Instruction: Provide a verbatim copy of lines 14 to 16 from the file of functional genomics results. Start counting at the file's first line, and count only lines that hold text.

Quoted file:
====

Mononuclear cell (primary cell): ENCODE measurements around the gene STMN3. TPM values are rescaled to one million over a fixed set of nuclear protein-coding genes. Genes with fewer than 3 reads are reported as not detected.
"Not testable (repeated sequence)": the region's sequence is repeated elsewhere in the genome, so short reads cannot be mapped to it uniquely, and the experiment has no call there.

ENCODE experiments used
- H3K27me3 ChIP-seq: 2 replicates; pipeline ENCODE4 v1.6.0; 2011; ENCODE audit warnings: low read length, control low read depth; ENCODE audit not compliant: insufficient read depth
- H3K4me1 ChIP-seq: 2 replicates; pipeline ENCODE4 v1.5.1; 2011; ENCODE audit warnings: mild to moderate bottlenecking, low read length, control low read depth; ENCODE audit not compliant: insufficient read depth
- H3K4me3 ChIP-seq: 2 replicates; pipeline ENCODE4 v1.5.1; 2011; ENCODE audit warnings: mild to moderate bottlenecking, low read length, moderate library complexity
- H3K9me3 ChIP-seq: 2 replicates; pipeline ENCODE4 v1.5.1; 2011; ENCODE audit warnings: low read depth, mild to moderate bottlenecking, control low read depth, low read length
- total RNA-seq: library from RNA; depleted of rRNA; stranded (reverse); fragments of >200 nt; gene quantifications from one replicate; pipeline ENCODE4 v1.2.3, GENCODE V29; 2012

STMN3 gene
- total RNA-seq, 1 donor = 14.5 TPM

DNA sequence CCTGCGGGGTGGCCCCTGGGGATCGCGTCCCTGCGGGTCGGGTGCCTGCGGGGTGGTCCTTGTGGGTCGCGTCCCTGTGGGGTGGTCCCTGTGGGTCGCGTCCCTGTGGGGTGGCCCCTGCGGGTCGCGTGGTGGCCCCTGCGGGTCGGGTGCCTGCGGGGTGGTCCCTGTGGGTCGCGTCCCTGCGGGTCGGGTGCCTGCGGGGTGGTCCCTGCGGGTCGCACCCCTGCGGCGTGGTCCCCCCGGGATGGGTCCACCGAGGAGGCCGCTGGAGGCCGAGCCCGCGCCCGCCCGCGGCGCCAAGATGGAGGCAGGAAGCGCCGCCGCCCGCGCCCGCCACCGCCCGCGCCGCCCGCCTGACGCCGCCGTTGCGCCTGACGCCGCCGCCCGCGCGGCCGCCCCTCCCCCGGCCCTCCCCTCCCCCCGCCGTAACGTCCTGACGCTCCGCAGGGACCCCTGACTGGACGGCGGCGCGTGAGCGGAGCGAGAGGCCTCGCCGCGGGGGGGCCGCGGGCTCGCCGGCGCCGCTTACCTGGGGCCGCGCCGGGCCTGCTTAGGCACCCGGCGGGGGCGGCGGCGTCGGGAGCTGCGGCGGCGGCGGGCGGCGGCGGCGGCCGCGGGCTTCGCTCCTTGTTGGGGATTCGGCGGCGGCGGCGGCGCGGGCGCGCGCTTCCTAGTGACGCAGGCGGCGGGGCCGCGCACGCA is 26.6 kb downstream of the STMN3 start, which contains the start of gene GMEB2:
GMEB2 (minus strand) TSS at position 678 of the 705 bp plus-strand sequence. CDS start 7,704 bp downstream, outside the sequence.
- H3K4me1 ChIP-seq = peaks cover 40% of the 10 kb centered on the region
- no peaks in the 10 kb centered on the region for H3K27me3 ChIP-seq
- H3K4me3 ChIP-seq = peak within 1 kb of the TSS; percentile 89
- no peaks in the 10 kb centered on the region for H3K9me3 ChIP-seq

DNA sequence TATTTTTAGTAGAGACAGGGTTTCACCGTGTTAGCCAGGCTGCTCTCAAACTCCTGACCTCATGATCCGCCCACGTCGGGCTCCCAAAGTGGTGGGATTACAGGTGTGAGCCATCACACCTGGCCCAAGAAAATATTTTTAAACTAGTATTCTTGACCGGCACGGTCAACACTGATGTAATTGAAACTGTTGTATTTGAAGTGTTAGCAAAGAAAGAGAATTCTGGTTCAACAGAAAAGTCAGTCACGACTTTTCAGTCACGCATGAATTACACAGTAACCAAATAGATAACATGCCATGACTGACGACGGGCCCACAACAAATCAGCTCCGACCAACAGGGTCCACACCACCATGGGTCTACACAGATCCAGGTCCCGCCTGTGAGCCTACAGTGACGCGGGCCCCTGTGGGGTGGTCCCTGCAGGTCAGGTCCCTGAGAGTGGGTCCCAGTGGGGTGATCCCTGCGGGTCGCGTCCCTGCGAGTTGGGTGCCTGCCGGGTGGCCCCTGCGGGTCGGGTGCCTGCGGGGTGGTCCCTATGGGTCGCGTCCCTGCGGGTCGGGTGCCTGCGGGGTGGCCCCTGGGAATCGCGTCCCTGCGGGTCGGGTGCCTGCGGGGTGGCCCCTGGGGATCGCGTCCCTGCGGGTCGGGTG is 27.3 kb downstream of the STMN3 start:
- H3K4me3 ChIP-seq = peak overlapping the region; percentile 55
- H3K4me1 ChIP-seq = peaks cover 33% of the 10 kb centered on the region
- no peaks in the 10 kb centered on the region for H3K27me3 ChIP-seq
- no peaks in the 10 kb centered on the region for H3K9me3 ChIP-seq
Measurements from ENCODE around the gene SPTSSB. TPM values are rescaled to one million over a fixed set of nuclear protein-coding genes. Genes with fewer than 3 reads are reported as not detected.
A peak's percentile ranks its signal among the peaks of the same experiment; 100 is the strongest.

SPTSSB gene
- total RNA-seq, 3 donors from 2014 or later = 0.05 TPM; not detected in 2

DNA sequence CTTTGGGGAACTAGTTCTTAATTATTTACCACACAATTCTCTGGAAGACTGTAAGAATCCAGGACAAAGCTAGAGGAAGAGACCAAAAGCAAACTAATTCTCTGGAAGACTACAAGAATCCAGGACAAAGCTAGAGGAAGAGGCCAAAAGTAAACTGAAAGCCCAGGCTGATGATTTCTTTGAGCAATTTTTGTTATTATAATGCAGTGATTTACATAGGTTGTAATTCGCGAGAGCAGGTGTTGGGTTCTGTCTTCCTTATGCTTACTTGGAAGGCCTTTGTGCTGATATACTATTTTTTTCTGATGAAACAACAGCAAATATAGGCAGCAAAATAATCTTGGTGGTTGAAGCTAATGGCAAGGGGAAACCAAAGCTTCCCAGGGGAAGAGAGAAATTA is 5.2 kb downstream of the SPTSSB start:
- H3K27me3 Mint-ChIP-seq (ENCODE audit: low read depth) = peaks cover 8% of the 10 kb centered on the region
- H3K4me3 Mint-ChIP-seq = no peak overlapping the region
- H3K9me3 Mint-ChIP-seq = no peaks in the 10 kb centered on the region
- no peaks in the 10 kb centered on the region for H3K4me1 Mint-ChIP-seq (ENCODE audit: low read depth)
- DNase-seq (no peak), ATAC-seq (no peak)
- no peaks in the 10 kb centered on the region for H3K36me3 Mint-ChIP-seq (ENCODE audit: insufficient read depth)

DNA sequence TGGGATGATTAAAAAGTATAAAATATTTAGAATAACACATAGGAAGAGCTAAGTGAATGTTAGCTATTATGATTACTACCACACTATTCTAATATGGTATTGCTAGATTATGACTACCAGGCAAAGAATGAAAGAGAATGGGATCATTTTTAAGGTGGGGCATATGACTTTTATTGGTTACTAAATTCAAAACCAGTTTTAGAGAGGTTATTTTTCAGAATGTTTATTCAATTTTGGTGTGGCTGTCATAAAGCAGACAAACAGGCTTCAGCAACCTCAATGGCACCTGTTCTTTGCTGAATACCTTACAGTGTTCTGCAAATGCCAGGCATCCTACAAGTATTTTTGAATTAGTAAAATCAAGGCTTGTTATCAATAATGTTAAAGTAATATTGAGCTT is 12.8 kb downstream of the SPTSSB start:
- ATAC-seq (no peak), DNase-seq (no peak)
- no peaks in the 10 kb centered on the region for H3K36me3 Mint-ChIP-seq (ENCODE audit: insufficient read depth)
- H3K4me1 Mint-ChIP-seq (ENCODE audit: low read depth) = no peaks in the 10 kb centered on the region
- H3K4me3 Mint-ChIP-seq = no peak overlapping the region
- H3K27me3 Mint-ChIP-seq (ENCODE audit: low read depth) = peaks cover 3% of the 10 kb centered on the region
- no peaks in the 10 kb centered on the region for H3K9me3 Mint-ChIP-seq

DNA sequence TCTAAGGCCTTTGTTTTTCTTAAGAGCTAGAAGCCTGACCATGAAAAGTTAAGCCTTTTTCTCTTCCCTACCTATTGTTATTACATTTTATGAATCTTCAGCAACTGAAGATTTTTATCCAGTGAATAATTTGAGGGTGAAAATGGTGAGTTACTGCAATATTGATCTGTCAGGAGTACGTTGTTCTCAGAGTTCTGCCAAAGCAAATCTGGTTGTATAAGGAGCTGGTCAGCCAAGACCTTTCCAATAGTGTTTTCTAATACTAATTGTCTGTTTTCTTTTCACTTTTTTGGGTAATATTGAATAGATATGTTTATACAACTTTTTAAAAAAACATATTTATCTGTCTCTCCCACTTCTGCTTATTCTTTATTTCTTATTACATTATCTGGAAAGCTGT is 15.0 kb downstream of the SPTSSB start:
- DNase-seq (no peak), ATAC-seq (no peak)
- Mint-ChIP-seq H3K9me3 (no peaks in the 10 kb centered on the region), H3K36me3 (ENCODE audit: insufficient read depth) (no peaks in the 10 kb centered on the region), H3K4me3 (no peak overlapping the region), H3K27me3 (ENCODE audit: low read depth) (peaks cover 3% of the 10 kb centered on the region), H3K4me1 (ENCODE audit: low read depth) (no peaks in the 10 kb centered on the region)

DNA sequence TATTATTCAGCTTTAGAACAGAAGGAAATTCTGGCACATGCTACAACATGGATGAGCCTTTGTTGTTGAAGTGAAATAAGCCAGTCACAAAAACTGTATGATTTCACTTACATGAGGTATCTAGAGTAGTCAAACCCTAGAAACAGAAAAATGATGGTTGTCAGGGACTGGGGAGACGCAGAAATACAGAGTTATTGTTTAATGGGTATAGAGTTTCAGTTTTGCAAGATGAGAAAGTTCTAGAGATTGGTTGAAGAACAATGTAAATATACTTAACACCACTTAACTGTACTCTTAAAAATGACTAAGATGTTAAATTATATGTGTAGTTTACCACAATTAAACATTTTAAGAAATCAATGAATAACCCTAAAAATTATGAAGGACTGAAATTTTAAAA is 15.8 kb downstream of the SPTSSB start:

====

- no peaks in the 10 kb centered on the region for H3K27me3 ChIP-seq
- H3K4me3 ChIP-seq = peak within 1 kb of the TSS; percentile 89
- no peaks in the 10 kb centered on the region for H3K9me3 ChIP-seq